|Janique Goff Image Credit: Smartsaveuk.Wordpress.com|
The London Zoo, the world’s oldest scientific zoo, takes pride in its appointment of leading architects to build its facilities, resulting to many interesting architectural features that are ahead of their time. Among its most ambitious projects in eco-friendly architecture is the B.U.G.S. (Biodiversity Underpinning Global Survival) exhibit. Inaugurated as The Web of Life in 1999, the exhibit represents the zoo’s efforts in educating the public about biodiversity and conservation.
|Janique Goff Image Credit: Wikimedia.org|
For environmentalists like Janique Goff, the B.U.G.S exhibit showcases a progressive look into architecture that tries to balance modern needs with environmental concerns. Designed to be similar to termite mounds, the building utilizes chimneys and surrounding trees to cool it in the summer while using the ground to keep it warm in the winter.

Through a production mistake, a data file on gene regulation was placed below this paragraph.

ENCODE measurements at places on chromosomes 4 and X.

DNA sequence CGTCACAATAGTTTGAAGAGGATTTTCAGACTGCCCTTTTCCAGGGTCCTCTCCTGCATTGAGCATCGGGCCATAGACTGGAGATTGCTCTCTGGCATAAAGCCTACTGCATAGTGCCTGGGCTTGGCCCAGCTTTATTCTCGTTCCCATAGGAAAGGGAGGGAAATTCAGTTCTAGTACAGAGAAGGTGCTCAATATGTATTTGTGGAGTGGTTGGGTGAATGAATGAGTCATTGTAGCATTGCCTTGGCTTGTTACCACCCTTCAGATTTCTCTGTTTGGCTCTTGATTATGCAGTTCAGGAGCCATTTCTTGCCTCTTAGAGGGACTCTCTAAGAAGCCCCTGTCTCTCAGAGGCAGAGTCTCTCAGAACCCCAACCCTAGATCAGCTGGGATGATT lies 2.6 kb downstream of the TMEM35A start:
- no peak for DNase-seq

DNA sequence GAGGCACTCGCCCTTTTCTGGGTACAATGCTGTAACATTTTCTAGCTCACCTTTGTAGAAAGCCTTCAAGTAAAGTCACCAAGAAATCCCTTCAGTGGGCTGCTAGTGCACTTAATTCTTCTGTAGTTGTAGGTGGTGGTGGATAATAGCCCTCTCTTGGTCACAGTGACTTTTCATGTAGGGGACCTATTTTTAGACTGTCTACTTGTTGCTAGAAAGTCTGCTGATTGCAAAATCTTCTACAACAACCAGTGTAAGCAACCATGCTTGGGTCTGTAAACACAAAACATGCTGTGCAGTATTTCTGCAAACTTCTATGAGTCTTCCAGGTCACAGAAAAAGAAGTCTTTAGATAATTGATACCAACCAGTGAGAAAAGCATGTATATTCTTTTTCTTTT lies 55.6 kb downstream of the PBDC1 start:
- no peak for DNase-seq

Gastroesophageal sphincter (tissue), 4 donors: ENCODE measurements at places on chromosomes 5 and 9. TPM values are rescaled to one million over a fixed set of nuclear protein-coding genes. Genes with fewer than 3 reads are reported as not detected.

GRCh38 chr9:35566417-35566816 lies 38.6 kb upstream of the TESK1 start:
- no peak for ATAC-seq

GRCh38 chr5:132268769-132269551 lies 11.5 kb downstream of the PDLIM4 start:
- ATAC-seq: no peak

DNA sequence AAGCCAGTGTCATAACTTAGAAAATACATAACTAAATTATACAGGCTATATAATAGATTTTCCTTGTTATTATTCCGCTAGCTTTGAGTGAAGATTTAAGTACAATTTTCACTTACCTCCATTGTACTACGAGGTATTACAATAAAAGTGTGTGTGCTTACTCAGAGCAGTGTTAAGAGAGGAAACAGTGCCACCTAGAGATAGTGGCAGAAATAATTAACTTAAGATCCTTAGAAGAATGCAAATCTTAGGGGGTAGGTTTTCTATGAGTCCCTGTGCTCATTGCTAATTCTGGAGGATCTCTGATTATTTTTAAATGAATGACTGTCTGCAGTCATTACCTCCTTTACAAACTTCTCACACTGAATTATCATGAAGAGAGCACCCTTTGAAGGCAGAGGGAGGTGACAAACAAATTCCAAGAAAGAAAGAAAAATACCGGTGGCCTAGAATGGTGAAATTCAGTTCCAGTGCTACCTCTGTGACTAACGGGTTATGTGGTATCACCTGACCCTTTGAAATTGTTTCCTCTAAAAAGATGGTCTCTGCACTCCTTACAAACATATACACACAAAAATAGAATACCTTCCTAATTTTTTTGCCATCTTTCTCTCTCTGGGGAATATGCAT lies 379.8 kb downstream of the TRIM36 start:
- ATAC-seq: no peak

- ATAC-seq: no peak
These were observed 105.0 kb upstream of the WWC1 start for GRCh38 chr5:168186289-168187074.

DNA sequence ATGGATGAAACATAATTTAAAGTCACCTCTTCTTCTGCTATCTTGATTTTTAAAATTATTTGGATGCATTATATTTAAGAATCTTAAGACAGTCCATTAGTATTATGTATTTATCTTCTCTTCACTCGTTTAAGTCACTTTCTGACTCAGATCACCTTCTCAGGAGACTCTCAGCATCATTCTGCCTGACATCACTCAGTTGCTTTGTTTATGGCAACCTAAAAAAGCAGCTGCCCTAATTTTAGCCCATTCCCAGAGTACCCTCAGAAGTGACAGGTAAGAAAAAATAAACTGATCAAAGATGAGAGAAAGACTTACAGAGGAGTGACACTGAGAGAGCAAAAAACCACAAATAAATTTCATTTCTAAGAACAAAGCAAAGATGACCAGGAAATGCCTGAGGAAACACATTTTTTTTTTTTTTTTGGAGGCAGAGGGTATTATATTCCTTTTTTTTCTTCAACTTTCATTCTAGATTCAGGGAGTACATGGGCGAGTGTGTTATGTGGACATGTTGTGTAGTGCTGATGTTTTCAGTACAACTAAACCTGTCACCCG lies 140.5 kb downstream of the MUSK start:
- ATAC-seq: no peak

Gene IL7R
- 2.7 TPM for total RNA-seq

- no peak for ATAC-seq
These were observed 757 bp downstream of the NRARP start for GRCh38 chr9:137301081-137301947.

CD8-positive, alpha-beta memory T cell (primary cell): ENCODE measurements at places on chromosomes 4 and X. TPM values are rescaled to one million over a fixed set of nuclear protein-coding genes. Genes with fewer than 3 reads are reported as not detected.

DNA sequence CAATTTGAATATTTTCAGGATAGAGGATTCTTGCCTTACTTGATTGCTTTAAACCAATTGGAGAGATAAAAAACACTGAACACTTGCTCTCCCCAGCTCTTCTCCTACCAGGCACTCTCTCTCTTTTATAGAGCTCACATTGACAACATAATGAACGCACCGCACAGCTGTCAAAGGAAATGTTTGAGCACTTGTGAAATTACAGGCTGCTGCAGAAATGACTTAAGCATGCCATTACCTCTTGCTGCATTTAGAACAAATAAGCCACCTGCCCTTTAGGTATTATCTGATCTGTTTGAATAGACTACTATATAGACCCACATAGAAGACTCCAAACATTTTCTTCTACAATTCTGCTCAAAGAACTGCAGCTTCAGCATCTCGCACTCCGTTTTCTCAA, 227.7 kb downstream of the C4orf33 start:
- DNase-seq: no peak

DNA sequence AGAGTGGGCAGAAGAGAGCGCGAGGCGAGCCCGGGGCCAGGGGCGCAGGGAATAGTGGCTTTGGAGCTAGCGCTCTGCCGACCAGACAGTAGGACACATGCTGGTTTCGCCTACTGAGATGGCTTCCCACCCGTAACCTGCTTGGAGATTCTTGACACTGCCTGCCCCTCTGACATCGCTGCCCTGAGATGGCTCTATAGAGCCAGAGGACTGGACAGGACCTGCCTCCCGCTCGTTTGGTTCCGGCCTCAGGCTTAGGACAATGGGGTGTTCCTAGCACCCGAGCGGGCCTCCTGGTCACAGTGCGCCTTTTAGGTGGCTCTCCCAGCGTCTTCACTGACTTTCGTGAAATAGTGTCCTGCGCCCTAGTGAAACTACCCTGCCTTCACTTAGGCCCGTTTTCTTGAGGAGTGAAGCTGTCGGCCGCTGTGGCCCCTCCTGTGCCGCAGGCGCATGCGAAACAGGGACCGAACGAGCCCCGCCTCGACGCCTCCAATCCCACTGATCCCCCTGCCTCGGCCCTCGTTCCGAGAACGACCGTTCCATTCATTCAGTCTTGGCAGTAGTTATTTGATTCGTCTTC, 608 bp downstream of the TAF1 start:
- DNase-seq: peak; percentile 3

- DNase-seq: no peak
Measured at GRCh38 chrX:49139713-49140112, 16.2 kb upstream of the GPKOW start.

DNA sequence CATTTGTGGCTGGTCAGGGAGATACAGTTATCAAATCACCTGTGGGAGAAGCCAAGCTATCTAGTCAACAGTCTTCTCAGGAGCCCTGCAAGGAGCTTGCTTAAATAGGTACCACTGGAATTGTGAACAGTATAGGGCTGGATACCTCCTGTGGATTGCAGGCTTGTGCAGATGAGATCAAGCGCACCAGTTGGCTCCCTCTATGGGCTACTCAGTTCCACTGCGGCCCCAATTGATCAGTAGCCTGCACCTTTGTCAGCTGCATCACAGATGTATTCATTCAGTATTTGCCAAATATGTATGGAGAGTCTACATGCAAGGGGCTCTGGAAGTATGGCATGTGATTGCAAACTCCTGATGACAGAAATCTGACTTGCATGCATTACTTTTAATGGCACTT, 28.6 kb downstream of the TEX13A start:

This energy-efficient building, as the name suggests, houses the inhabitants of the zoo’s former invertebrate house along with many other animals such as naked mole rats, starlings, and giant anteaters.
|Janique Goff Image Credit: Freestyling.Wordpress.com|
More information on the building can be accessed here and here. Updates on Janique Goff can be accessed from this blog.